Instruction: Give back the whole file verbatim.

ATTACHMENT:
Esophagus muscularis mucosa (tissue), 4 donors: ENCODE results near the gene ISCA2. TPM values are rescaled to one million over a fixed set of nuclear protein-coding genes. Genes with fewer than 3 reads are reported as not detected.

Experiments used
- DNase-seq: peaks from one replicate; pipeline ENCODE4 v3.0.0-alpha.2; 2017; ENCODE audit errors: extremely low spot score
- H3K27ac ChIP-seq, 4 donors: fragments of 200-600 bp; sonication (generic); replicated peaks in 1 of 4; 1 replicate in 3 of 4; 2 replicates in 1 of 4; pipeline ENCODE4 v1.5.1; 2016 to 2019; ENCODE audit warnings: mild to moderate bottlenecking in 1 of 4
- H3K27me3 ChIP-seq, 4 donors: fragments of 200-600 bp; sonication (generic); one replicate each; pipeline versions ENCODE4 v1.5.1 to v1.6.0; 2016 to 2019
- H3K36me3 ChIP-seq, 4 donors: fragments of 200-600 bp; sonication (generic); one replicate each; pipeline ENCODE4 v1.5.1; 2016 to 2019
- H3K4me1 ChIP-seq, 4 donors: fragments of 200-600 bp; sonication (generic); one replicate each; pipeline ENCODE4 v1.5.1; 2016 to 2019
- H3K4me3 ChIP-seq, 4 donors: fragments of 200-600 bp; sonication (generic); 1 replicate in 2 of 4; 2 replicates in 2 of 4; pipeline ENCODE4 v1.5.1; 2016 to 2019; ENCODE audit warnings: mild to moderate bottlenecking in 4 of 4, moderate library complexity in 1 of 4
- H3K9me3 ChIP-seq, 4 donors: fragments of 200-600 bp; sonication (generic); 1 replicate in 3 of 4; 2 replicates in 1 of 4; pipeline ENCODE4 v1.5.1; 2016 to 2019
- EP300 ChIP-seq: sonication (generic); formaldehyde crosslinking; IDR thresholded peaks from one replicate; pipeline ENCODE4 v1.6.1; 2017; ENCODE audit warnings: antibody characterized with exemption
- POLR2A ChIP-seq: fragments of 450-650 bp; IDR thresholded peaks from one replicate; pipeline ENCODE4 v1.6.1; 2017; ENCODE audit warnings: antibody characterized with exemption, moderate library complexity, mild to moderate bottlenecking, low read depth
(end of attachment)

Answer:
Esophagus muscularis mucosa (tissue), 4 donors: ENCODE results near the gene ISCA2. TPM values are rescaled to one million over a fixed set of nuclear protein-coding genes. Genes with fewer than 3 reads are reported as not detected.

Experiments used
- DNase-seq: peaks from one replicate; pipeline ENCODE4 v3.0.0-alpha.2; 2017; ENCODE audit errors: extremely low spot score
- H3K27ac ChIP-seq, 4 donors: fragments of 200-600 bp; sonication (generic); replicated peaks in 1 of 4; 1 replicate in 3 of 4; 2 replicates in 1 of 4; pipeline ENCODE4 v1.5.1; 2016 to 2019; ENCODE audit warnings: mild to moderate bottlenecking in 1 of 4
- H3K27me3 ChIP-seq, 4 donors: fragments of 200-600 bp; sonication (generic); one replicate each; pipeline versions ENCODE4 v1.5.1 to v1.6.0; 2016 to 2019
- H3K36me3 ChIP-seq, 4 donors: fragments of 200-600 bp; sonication (generic); one replicate each; pipeline ENCODE4 v1.5.1; 2016 to 2019
- H3K4me1 ChIP-seq, 4 donors: fragments of 200-600 bp; sonication (generic); one replicate each; pipeline ENCODE4 v1.5.1; 2016 to 2019
- H3K4me3 ChIP-seq, 4 donors: fragments of 200-600 bp; sonication (generic); 1 replicate in 2 of 4; 2 replicates in 2 of 4; pipeline ENCODE4 v1.5.1; 2016 to 2019; ENCODE audit warnings: mild to moderate bottlenecking in 4 of 4, moderate library complexity in 1 of 4
- H3K9me3 ChIP-seq, 4 donors: fragments of 200-600 bp; sonication (generic); 1 replicate in 3 of 4; 2 replicates in 1 of 4; pipeline ENCODE4 v1.5.1; 2016 to 2019
- EP300 ChIP-seq: sonication (generic); formaldehyde crosslinking; IDR thresholded peaks from one replicate; pipeline ENCODE4 v1.6.1; 2017; ENCODE audit warnings: antibody characterized with exemption
- POLR2A ChIP-seq: fragments of 450-650 bp; IDR thresholded peaks from one replicate; pipeline ENCODE4 v1.6.1; 2017; ENCODE audit warnings: antibody characterized with exemption, moderate library complexity, mild to moderate bottlenecking, low read depth